Tutorial PM7

PM7: Examination of non-linearities in Analog-to-Digital/Digital-to-Analog Converters via integrated design and test to meet challenges for future RF systems

Vipul J. Patel, Air Force Research Laboratory
Samantha M. McDonnell, Air Force Research Laboratory
Charles L. A. Cerny, Air Force Research Laboratory

Abstract: As the semiconductor industry progresses towards a potential hard stop of Moore’s Law, the interface between the analog and the digital realms will continue to exist.  System designs will continue to push the digital interface closer and closer to the radio frequency (RF) front end, but it is not likely that will be a complete elimination of components to the analog-to-digital converter (ADC) or from the digital-to-analog converter (DAC) back into the RF environment.  In most cases under the advances of Moore’s Law have been realized as a parallel design implementation which may offer some incremental performance increase, but may not enable reconfigurability or adaptability depending on the application.  Furthermore, the requirement for a spatial and spectral representation of RF emissions are likely to become of even greater importance as new communication bandwidths are made available under the 5G offering.  This is likely to result in creative wave of analog, mixed-signal and digital circuits capable of simultaneous multi-functional (communications, radar, imaging, etc.) operation.  The intent of this tutorial is to identify the relevant characteristic aspects of ADCs and DACs that are likely to be integrated into a multifunctional design addressing future system design challenges.  In addition, pertinent design-to-test validation methodologies will be presented as a means to improve design robustness.


Vipul J. Patel

He (IEEE S’97-M’13-SM’14) received both the B. S. degree in electrical engineering and the M. S. degree in computer engineering from the University of Cincinnati, Cincinnati, OH in 2001 and 2006, respectively.  He was a design and process engineer with Maxim Integrated in Dallas, TX, where he worked on CMOS timing circuit chipsets and sub-micron CMOS process development from 1998 to 2001. Mr. Patel is currently a mixed-signal designer with the Sensors Directorate, Air Force Research Laboratory (AFRL), Wright-Patterson Air Force Base in Dayton, OH.  He is also an AF technical consultant to the Defense Advanced Research Project Agency (DARPA) in Arlington, VA. His research interests are radio frequency and millimeter-wave integrated circuits and systems, high-performance clocking circuits and data converters, reconfigurable radio hardware, and trusted and assured microelectronics. He has authored and co-authored more than 20 conference and refereed journal articles and one book chapter.  He also holds three patents.

Samantha M. McDonnell

She received the B.S. (2008), M.S. (2010), and Ph.D. (2016) degrees in electrical engineering from The Ohio State University, Columbus, OH. She received the SRC Fellowship in 2008, DAGSI fellowship in 2010, and the four-year SMART fellowship in 2011. Her research interests include RF communications, high-speed data converters, reconfigurable circuits/systems, and calibration. Mrs. McDonnell is currently working as a research electronics engineer with the Sensors Directorate, Air Force Research Laboratory (AFRL), Wright-Patterson Air Force Base in Dayton, OH.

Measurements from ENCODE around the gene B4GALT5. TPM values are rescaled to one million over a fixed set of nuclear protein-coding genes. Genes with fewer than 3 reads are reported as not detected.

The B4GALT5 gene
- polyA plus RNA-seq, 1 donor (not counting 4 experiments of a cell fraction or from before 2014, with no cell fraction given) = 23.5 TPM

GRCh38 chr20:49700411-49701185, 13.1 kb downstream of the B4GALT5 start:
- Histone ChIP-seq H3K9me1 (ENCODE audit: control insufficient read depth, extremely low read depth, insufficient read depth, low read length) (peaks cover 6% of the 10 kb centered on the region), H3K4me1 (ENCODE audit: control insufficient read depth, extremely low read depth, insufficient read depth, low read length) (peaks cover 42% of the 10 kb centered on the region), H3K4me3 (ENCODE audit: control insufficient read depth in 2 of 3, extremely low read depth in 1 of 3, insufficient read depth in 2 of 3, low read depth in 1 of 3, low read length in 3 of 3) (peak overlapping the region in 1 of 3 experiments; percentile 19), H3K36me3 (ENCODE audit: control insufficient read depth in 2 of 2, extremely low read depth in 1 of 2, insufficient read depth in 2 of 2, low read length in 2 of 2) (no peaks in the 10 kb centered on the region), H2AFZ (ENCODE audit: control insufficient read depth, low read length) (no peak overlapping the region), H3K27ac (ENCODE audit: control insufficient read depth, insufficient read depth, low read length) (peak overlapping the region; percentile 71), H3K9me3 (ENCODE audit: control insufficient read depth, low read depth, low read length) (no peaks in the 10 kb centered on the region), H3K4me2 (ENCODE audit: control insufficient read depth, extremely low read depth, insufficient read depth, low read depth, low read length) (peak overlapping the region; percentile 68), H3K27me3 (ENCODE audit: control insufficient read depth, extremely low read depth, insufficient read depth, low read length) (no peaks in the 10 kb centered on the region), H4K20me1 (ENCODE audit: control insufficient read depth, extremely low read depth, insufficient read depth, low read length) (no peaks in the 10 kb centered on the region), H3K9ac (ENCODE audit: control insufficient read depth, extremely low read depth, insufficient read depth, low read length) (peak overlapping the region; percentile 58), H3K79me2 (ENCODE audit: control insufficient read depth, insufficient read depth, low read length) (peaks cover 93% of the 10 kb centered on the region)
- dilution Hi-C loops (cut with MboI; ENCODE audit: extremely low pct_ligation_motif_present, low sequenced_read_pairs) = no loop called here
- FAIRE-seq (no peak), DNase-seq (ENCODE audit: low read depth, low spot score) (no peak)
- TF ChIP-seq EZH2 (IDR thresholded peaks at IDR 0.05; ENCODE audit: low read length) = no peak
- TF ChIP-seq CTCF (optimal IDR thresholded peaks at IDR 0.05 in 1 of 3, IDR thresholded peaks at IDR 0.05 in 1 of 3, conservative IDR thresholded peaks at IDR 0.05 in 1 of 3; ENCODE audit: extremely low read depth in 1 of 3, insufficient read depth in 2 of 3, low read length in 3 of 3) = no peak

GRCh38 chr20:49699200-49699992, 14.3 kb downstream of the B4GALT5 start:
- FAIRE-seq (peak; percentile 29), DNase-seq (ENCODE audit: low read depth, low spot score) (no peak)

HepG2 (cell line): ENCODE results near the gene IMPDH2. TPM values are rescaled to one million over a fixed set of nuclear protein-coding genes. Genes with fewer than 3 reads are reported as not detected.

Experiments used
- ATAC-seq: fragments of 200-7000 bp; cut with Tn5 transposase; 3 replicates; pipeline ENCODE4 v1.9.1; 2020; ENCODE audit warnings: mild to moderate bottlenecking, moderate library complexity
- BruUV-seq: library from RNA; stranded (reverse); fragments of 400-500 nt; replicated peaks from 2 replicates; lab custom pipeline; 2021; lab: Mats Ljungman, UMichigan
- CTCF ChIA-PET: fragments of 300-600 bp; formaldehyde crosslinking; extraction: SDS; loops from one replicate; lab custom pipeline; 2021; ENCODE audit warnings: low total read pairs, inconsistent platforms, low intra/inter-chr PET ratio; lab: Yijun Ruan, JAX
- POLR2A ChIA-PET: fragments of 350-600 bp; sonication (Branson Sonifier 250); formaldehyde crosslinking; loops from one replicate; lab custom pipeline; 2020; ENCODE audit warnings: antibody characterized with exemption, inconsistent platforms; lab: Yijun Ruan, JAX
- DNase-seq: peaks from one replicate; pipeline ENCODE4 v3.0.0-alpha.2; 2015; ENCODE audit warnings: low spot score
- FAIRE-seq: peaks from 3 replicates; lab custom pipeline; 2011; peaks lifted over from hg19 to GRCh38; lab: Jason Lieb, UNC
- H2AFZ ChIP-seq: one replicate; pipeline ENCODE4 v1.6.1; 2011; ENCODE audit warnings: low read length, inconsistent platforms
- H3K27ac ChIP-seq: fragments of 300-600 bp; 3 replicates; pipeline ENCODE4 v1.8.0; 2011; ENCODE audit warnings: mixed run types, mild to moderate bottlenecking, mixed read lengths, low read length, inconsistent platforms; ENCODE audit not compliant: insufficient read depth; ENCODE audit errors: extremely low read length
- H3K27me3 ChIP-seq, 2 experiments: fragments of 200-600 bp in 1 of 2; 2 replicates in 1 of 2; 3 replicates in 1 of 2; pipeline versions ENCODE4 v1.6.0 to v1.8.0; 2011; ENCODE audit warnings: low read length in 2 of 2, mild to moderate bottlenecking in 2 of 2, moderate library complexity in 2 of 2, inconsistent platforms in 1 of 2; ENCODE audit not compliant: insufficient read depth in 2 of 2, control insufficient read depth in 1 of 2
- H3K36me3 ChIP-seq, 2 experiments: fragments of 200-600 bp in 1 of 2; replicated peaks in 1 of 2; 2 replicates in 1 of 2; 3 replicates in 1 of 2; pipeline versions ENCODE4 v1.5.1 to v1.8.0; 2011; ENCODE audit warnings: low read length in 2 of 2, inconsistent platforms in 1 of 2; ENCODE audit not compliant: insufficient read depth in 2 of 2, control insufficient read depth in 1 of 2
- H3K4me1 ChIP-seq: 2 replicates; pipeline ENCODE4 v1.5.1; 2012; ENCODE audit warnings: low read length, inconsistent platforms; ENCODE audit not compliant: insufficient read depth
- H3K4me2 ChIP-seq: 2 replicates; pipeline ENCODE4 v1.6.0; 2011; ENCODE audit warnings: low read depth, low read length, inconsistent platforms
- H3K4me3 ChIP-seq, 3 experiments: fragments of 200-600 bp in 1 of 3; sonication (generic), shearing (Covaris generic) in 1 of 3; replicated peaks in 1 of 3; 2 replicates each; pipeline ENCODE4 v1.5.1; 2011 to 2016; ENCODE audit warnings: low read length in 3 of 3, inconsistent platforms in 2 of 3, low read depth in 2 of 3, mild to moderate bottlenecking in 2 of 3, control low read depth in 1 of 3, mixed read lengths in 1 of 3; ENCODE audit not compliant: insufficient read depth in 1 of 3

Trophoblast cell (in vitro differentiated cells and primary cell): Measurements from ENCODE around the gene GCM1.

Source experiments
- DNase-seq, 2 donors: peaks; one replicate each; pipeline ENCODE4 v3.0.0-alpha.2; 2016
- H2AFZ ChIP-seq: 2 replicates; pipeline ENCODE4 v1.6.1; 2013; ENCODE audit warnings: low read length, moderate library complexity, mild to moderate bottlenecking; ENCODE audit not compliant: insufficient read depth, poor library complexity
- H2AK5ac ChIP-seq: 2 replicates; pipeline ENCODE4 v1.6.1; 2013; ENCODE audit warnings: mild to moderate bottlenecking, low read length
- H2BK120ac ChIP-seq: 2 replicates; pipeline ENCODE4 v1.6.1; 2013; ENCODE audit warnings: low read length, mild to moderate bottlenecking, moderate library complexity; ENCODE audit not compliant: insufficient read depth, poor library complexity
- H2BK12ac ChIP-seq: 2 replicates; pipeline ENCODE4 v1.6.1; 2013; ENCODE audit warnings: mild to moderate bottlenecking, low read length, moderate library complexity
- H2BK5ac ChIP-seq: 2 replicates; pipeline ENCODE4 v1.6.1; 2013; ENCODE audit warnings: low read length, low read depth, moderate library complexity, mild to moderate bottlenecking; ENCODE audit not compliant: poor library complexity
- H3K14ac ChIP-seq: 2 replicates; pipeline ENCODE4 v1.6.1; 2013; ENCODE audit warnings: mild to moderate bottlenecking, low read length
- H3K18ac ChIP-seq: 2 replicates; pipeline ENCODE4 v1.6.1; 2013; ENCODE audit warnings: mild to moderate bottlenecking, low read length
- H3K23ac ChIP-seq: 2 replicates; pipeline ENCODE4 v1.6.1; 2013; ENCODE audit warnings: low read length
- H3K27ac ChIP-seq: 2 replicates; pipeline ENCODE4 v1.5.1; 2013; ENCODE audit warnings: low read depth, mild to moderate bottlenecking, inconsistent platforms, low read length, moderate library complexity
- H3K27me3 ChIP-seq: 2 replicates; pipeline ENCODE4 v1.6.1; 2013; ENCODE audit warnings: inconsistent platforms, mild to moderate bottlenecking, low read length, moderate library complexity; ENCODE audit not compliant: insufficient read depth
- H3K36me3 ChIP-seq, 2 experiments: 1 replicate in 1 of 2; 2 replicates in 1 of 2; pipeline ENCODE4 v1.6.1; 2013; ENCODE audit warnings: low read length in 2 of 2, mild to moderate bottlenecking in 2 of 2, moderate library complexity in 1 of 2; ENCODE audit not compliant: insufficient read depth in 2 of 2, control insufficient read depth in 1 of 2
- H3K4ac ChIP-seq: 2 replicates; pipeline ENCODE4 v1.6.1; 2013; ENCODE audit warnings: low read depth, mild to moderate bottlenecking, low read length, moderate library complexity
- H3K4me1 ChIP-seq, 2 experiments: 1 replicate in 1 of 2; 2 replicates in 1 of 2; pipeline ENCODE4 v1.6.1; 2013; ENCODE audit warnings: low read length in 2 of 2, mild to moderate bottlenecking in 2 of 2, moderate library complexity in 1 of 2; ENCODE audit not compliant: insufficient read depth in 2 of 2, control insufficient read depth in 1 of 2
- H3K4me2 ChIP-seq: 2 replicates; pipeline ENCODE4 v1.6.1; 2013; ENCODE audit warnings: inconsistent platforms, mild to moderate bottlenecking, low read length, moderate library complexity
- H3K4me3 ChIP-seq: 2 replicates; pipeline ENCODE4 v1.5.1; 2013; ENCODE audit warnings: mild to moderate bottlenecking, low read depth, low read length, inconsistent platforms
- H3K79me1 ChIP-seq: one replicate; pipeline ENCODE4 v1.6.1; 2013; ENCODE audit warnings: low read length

Charles L. A. Cerny

He (IEEE M’92 – SM’05) received a B.S. degree in Physics with honors from Syracuse University in 1986, an M.S. degree in Electrical Engineering from Lehigh University in 1988, and completed his Doctorate in Electrical Engineering from the University of South Florida in 1992.  Dr. Cerny is a Principal Electronics Engineer for the Air Force Research Laboratory and is presently the RF Sensing Core Technical Lead in the Multispectral Sensing and Detection Division of the Sensors Directorate at Wright Patterson Air Force Base, Dayton, OH. He oversees a research portfolio which includes the conceptualizing and characterization of innovative RF architectures requiring the integration of novel component/sub-system technologies based in photonics, semiconductors and superconductors in conjunction with complex RF signal processing meeting the needs for military and aerospace communities. He has received 16 career accolades to date including the Association of Old Crows National Research and Development Award, IEEE Harrell Noble Award for Career Achievement in Electron Device Research, Federal Laboratory Consortium Technology Transfer Award, and AF Materiel Command Science and Technology Achievement Award.  He has received funding for independent research projects from AFOSR, DARPA, IARPA, NSA, the AF Life Cycle Management Center and the AF TENCAP Office.  Dr. Cerny has been a primary and/or co-author on 50 publications placed in professional society journals, AF Technical and Defense/Congressional records or reports.  He is also the co-inventor on 7 US Patents for Semiconductor Apparatus or Processes.  Dr. Cerny graduated from Air War College in 2012 and is the current IEEE Dayton Section Chairman.